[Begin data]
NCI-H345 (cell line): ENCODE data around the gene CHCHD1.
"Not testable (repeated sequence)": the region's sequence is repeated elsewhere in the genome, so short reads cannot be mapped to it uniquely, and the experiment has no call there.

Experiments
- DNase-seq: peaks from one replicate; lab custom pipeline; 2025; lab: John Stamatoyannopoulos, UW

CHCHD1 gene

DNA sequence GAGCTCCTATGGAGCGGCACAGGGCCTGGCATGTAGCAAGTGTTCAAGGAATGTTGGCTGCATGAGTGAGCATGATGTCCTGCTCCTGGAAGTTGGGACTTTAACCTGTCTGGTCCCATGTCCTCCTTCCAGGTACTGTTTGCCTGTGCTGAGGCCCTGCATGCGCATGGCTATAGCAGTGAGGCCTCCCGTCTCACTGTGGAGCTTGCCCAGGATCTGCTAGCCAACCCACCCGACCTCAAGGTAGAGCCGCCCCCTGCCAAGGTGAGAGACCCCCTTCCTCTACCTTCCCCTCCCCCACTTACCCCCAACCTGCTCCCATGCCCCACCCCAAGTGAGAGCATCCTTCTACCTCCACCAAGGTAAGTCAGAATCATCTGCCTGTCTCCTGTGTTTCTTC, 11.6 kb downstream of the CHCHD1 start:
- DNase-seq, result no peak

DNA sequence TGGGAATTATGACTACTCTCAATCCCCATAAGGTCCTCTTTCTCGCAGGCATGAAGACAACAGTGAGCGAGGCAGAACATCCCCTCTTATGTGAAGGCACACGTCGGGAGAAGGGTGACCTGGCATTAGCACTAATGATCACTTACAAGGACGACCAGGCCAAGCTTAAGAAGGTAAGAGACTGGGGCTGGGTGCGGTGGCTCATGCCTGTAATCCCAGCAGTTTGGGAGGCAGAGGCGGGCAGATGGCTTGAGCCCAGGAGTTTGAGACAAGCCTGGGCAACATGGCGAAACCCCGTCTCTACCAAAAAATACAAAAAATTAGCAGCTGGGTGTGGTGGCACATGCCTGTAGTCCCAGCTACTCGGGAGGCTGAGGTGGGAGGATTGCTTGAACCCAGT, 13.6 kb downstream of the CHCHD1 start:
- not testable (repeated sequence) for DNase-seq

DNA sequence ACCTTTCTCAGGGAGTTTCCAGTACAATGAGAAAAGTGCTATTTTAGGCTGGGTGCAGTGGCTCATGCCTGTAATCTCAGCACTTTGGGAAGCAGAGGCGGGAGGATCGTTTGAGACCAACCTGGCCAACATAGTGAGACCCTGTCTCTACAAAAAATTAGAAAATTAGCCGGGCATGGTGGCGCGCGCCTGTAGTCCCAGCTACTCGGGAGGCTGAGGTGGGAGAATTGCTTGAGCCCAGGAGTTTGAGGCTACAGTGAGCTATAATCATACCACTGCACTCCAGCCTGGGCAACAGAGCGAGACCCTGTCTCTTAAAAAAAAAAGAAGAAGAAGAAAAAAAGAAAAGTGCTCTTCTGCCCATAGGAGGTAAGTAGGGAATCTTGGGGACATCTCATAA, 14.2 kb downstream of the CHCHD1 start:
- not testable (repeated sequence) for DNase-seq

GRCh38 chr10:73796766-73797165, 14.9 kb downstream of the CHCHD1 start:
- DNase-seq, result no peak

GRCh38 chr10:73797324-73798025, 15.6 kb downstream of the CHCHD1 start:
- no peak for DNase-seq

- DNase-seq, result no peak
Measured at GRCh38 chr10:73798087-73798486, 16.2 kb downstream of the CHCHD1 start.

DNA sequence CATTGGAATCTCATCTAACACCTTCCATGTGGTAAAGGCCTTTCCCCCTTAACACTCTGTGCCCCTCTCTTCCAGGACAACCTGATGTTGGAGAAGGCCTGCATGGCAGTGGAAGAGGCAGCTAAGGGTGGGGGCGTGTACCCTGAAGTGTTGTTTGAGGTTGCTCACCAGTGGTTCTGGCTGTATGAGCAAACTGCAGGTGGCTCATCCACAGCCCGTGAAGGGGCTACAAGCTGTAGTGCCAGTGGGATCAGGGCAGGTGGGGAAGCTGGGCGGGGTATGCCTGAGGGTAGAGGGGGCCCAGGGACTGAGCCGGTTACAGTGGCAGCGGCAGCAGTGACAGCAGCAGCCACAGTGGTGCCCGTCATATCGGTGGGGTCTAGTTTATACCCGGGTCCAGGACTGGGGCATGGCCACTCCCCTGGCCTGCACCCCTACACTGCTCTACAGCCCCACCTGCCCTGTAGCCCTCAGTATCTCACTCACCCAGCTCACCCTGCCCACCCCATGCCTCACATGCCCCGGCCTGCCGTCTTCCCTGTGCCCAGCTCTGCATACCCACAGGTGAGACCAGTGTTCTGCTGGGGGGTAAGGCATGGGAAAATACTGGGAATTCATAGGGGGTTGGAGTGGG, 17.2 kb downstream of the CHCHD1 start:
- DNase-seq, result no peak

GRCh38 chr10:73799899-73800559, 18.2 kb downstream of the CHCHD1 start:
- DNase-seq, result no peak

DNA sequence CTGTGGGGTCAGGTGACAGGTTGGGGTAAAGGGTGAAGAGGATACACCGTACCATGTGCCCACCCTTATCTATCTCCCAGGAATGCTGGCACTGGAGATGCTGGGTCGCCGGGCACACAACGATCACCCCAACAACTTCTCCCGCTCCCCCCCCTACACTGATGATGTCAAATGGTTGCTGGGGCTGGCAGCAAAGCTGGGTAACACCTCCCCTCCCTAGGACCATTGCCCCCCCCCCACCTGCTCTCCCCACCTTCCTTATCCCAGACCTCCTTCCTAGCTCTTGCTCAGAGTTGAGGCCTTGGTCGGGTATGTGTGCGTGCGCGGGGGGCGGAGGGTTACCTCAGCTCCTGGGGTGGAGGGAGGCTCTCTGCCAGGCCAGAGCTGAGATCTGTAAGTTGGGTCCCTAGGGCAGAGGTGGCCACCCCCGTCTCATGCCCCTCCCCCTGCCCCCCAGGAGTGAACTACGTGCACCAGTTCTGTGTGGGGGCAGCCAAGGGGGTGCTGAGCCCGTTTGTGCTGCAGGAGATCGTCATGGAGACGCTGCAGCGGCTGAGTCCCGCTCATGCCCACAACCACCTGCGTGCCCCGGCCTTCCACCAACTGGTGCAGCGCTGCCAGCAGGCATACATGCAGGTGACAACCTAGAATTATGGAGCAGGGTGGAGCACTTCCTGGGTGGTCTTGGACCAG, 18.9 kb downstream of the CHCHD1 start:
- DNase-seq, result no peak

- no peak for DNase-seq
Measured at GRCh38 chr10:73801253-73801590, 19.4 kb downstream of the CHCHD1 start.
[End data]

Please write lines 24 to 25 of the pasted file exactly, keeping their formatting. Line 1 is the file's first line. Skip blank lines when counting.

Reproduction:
- no peak for DNase-seq
Measured at GRCh38 chr10:73801253-73801590, 19.4 kb downstream of the CHCHD1 start.